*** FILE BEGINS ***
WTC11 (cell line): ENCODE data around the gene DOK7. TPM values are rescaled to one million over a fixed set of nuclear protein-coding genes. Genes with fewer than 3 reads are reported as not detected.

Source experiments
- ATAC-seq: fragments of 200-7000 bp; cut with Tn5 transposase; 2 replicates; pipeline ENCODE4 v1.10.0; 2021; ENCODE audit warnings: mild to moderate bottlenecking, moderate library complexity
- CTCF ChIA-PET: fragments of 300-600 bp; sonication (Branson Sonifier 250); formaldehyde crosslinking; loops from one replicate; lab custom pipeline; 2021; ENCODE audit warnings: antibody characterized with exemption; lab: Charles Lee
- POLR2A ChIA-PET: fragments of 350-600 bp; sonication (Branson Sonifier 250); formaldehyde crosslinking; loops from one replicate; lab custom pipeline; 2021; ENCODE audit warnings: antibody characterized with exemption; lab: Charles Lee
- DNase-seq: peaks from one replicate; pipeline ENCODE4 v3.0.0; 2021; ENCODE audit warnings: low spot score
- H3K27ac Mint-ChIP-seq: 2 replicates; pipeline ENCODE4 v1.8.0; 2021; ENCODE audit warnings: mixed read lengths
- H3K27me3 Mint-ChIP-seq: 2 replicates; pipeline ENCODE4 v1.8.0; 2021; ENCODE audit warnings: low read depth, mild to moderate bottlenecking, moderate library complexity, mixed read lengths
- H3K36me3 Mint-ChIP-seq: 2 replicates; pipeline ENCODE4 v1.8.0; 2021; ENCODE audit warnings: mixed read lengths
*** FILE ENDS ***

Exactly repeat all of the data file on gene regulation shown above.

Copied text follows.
WTC11 (cell line): ENCODE data around the gene DOK7. TPM values are rescaled to one million over a fixed set of nuclear protein-coding genes. Genes with fewer than 3 reads are reported as not detected.

Source experiments
- ATAC-seq: fragments of 200-7000 bp; cut with Tn5 transposase; 2 replicates; pipeline ENCODE4 v1.10.0; 2021; ENCODE audit warnings: mild to moderate bottlenecking, moderate library complexity
- CTCF ChIA-PET: fragments of 300-600 bp; sonication (Branson Sonifier 250); formaldehyde crosslinking; loops from one replicate; lab custom pipeline; 2021; ENCODE audit warnings: antibody characterized with exemption; lab: Charles Lee
- POLR2A ChIA-PET: fragments of 350-600 bp; sonication (Branson Sonifier 250); formaldehyde crosslinking; loops from one replicate; lab custom pipeline; 2021; ENCODE audit warnings: antibody characterized with exemption; lab: Charles Lee
- DNase-seq: peaks from one replicate; pipeline ENCODE4 v3.0.0; 2021; ENCODE audit warnings: low spot score
- H3K27ac Mint-ChIP-seq: 2 replicates; pipeline ENCODE4 v1.8.0; 2021; ENCODE audit warnings: mixed read lengths
- H3K27me3 Mint-ChIP-seq: 2 replicates; pipeline ENCODE4 v1.8.0; 2021; ENCODE audit warnings: low read depth, mild to moderate bottlenecking, moderate library complexity, mixed read lengths
- H3K36me3 Mint-ChIP-seq: 2 replicates; pipeline ENCODE4 v1.8.0; 2021; ENCODE audit warnings: mixed read lengths